I usually try to spend as little time reading the science passages as possible, both during my practice FL and during my FL review, but perhaps I need to modify the way I approach the passages during FL review.

A couple of things you've brought up that I've given some thought to, so I'll share my perspectives. I don't want to convey an unrealistic attitude with zen talk about the knowledge in itself. A lot rides on this MCAT question, even if your disposition is pure love of knowledge and medicine, you still need a 32 to be feeling good in continuing to pursue the dream. There is no conflict with the MCAT. The AAMC did a great job with this test. It will do you good and be great fun even if you can make a sport of it even. You may have a learning style that needs the competitive field of practicing as if for a sport.

Let me point out a few problems I see with centering or ordering content review through FL practice because there aren't enough passage instances to map onto the comprehensive outline of learning goals you need to master. I made my own outlines of the sciences down to the topic and subtopic level to organize weblinks and got to about 1200 subtopics. By my own reckoning it gets to three or four hundred explicit learning goals for MCAT review, nine or ten within Fluid Mechanics, for example, a half dozen in Gravitation, fifteen or so in Solutions, etc. An entire full length exam can't but represent fifteen or sixteen MCAT passages, though the situations and questions often will involve the intersection of fundamental concepts from different areas, such as a particle moving in a uniform electric field testing both E-Mag concepts and the kinematics of constant acceleration, work & energy etc from basic mechanics.

I'm afraid that a person following such practice test centric review program has the danger of being randomly teleported to different areas of a cave system within a mountain and never walking around it so always being kind of lost. The repetition of core ideas can lead to epiphanies about both science concepts and the MCAT as a practice, like learning any game or sport can be a wonderful vehicle. When you have a good structured knowledge base, reading MCAT passages and answering questions has a kind of pleasure of seeing something dense and specialized crystalize into coherent understanding by existing in a solid framework of scientific understanding. Try to find that pleasure, where you can see through to the concrete scientific fundamental basis within a topic area and it allows you to have a sense of comprehension of some kind of phenomena or another, so intensive practice MCATs can be incredibly valuable. It's a good test that will convey a lot of scientific understanding and teacherly intention as well if you read it right. But I think there should be an equally intense content review where you look at your knowledge base like an architect of a city from the tallest building and build out the articulation both at the street level and the overall aspect of urban design. When you have a good structure to your knowledge base the questions you don't understand won't seem like they are out of left field. You'll be able to identify the weaknesses within an overall shape your mind can get around.

Here's a unified course sequence for main content review that covers the MCAT topics but in a sequence that naturally builds on itself. E-mag and modern physics are at the end, so I suggest you preview these topics throughout the sequence. Also frequently refer to the outlines of physics, chemistry, organic, and biology in themselves. Practice always framing what comes later in terms of what came before and any comprehensive MCAT book, TBR materials, or Kaplan materials can become an interdisciplinary, spiraling kind of thing.

MECHANICS
Kinematics
Newton's Laws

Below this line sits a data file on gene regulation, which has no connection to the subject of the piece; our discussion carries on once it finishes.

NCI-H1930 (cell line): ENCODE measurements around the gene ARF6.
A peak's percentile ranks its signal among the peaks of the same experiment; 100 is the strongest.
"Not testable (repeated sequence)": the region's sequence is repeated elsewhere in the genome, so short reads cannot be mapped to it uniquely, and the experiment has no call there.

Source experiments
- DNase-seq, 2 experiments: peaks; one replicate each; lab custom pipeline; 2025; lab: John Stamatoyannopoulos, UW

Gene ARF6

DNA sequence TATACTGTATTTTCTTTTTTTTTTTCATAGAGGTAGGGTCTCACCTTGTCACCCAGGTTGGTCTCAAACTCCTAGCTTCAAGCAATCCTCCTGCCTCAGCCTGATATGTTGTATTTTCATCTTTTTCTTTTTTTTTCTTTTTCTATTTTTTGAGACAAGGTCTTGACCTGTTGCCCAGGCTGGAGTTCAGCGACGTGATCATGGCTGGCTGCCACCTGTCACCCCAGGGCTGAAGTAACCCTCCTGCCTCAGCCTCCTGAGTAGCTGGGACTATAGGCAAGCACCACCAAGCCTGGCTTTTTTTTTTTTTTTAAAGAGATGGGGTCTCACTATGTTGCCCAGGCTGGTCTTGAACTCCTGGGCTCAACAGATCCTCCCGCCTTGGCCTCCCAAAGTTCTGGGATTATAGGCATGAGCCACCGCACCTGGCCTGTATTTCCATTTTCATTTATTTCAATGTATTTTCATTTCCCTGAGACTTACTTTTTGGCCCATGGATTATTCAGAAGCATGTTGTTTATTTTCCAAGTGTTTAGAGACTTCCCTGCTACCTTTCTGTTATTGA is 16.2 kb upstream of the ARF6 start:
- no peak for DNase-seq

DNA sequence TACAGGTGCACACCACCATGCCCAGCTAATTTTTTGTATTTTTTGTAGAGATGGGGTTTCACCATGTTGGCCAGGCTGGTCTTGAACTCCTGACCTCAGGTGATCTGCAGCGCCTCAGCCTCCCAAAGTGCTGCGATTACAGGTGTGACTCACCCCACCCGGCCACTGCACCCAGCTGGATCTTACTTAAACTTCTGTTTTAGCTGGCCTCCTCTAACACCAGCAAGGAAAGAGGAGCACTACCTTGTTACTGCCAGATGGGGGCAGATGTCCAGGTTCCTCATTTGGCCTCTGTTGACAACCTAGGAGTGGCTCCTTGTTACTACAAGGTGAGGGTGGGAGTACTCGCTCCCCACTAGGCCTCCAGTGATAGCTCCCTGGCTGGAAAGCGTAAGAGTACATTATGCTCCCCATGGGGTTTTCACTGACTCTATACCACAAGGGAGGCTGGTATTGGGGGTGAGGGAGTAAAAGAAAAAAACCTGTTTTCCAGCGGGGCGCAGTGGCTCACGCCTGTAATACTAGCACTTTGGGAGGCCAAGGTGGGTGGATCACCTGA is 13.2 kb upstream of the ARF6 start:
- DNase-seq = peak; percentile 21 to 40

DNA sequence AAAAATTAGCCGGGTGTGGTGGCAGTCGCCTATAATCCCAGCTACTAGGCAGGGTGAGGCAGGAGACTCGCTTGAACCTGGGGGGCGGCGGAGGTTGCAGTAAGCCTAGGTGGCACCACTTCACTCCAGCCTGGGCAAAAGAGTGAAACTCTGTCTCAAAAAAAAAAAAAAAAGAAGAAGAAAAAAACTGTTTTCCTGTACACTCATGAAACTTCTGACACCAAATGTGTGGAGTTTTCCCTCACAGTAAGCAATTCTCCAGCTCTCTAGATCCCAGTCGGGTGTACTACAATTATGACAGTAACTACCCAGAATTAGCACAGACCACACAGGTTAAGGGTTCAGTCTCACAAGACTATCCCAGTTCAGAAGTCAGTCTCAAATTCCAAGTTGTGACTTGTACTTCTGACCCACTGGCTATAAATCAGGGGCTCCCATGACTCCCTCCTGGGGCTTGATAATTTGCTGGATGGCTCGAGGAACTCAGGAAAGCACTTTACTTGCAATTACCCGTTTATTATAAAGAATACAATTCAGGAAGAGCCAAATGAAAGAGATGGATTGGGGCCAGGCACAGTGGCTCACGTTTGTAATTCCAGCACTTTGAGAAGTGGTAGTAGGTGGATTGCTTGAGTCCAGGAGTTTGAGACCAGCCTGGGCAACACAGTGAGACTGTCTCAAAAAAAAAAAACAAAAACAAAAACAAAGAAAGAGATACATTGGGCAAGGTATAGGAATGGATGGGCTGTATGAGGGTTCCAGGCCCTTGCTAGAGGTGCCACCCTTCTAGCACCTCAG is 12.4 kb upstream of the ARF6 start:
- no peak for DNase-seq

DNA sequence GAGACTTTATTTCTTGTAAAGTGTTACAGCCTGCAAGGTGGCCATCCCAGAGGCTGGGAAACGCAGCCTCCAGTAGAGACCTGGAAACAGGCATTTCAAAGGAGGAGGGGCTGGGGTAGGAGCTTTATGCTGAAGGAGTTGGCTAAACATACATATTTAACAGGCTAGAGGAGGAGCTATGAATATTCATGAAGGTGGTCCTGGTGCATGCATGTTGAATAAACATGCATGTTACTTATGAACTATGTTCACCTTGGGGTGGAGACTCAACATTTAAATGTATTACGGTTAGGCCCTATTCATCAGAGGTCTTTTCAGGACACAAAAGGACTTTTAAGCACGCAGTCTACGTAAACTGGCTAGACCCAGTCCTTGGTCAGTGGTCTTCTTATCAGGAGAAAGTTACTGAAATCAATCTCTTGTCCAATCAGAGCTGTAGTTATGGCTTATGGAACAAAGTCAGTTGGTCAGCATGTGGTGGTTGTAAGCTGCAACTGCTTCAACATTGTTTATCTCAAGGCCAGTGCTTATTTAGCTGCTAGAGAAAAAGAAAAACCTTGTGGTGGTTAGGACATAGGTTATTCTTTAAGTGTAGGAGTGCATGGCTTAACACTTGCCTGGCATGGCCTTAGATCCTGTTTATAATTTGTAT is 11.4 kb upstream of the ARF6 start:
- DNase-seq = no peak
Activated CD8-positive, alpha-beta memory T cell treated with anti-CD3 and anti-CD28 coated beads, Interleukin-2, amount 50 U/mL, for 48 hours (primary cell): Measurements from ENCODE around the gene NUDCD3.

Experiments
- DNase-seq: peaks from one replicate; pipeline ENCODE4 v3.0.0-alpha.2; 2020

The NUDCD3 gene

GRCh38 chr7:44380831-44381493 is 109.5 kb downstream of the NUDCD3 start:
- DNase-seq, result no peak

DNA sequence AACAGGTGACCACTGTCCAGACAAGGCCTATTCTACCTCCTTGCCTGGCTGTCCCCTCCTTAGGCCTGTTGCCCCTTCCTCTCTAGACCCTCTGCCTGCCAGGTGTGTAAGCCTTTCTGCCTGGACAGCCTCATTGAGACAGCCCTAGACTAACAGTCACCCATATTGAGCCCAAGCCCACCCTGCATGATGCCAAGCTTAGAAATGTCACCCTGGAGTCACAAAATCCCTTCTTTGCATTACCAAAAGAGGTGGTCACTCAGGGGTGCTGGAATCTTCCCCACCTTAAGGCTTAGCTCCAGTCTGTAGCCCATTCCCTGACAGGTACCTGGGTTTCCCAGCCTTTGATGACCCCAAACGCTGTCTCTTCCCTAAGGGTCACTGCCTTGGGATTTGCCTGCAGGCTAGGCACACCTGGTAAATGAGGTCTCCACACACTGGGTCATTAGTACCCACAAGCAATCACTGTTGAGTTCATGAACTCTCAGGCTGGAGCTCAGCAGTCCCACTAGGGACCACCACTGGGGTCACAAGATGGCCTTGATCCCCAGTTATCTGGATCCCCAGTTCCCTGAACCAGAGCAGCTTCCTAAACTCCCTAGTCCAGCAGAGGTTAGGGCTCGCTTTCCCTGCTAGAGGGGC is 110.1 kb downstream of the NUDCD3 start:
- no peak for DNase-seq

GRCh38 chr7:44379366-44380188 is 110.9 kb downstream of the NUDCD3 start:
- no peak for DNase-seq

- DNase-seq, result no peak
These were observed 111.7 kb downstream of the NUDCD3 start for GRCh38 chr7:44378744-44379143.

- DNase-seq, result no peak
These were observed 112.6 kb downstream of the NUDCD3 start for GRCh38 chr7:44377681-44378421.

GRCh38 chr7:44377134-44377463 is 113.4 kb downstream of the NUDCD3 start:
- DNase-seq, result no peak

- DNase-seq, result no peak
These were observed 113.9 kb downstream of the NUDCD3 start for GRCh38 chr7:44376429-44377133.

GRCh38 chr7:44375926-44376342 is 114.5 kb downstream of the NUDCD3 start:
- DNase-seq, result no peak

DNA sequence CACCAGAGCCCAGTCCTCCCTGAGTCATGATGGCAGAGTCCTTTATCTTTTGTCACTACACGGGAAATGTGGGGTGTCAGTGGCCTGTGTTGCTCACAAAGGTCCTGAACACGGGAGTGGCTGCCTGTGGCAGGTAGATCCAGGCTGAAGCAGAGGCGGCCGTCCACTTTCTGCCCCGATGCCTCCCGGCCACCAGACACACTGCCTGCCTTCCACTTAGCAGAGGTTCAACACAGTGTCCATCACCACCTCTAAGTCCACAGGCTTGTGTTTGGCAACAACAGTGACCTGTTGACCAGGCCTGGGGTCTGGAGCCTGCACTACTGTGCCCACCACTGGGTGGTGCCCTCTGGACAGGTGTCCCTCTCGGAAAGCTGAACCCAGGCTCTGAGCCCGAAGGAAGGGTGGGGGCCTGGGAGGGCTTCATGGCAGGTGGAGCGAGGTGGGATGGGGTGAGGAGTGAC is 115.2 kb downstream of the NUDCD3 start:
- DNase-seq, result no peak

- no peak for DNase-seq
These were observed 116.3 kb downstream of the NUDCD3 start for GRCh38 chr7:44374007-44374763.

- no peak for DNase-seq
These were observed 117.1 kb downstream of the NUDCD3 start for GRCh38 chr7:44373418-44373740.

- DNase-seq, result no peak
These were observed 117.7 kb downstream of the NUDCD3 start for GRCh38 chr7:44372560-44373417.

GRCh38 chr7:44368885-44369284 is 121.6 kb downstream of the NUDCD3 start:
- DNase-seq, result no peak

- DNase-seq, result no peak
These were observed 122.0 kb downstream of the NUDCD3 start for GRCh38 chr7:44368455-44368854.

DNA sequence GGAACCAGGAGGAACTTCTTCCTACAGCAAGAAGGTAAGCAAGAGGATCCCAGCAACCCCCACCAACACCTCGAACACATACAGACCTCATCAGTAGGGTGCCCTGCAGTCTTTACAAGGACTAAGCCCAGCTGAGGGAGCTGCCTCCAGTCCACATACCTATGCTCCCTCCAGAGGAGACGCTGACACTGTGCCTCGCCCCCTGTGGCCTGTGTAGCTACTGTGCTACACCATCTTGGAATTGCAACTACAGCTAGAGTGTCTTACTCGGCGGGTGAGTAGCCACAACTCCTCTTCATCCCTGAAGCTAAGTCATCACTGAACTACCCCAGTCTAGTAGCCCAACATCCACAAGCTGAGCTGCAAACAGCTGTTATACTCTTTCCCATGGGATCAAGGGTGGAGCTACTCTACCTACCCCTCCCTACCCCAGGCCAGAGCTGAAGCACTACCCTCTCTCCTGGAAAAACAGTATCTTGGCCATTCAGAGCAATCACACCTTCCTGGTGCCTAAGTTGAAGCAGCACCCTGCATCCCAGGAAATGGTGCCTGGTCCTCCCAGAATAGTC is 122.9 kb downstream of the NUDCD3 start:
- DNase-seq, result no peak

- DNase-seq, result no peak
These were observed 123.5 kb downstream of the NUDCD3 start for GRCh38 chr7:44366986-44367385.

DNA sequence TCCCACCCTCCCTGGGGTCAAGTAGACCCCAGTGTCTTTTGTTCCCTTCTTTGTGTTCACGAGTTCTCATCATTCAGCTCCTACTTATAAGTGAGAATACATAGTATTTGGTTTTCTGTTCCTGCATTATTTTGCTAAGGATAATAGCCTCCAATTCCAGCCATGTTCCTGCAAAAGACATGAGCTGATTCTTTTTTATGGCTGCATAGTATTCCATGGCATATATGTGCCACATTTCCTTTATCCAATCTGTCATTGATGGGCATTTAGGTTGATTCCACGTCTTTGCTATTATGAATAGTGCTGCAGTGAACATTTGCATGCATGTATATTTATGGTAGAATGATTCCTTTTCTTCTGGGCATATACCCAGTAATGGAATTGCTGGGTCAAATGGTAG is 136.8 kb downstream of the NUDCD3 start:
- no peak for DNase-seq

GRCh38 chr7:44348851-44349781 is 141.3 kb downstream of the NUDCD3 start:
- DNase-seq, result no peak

Work, Energy, and Power
Momentum and Impulse
Rotation
Harmonic Motion
Elastic Properties of Solids
Fluid Mechanics
Waves

FUNDAMENTAL FORCES
Gravitation
Electricity

THE STRUCTURE OF MATTER
Atomic Theory
Periodic Properties
The Chemical Bond
Intermolecular Forces
Functional Groups in Organic Chemistry
Stereochemistry


THERMODYNAMICS AND KINETICS
Temperature and Heat Flow
The Ideal Gas and Kinetic Theory
The First Law of Thermodynamics
Stoichiometry
Thermochemistry
The Second Law of Thermodynamics and Heat Engines
Chemical Thermodynamics and the Equilibrium State
The States of Matter
The Physical Properties of Organic Compounds
Chemical Kinetics

SOLUTIONS AND AQUEOUS SYSTEMS
Water
Solutions
Acids and Bases
Organic Acids and Bases

ORGANIC REACTION CHEMISTRY
Nucleophiles and Electrophiles
Intramolecular Cationic Rearrangements
Reactions with Radical Intermediates
Conjugated π Systems and Aromaticity
Reactions of Alkanes
Reactions of Alkenes
Reactions of Alkynes
Reactions of Alkyl Halides
Reactions of Allylic and Benzylic Conjugation
Reactions of Aromatic Compounds
Reactions of Alcohols and Ethers
Reactions of Aldehydes and Ketones
Reactions of Carboxylic Acids and Derivatives
Reactions of Amines
Reactions of Organic Phosphorus Compounds
Reactions of Organic Sulfur Compounds

BIOMOLECULES
Proteins
Carbohydrates
Nucleic Acids
Lipids

THE CELL
Biological Membranes
The Prokaryotic Cell
The Eukaryotic Cell

BIOENERGETICS AND BIOSYNTHESIS
Coordination Chemistry
Oxidation/Reduction
Oxidation/Reduction in Organic Chemistry
Electrochemistry
Bioenergetics and Cellular Respiration
Photosynthesis optional for MCAT
Integration of Metabolism

GENETICS & REPRODUCTION
Gene Expression
Cellular Reproduction
Mendelian Genetics
Recombination and Mutation
The Molecular Biology Laboratory
Human Genetics

DIVERSITY OF LIFE
Viruses
Monera
Protista taxonomy optional for MCAT
Fungi
Plants optional for MCAT
Animals taxonomy optional for MCAT
Animal Development and Embryology
Mammalian Tissues and Histology

HUMAN PHYSIOLOGY
The Nervous System
Sensory Systems
The Endocrine System
The Musculoskeletal System
The Cardiovascular System
Blood
The Respiratory System
The Lymphatic System and Immunity
The Urinary System
The Digestive System and Nutrition
The Reproductive System

POPULATION BIOLOGY
Evolution
Ecology

ELECTROMAGNETISM, LIGHT, AND MODERN PHYSICS
Electricity
DC Current
Magnetism
Electomagnetic Induction
AC Current
The Properties of Light
Geometric Optics
Wave Optics
Modern Physics relativity optional for MCAT
Molecular Spectroscopy
Nuclear Physics
 
Top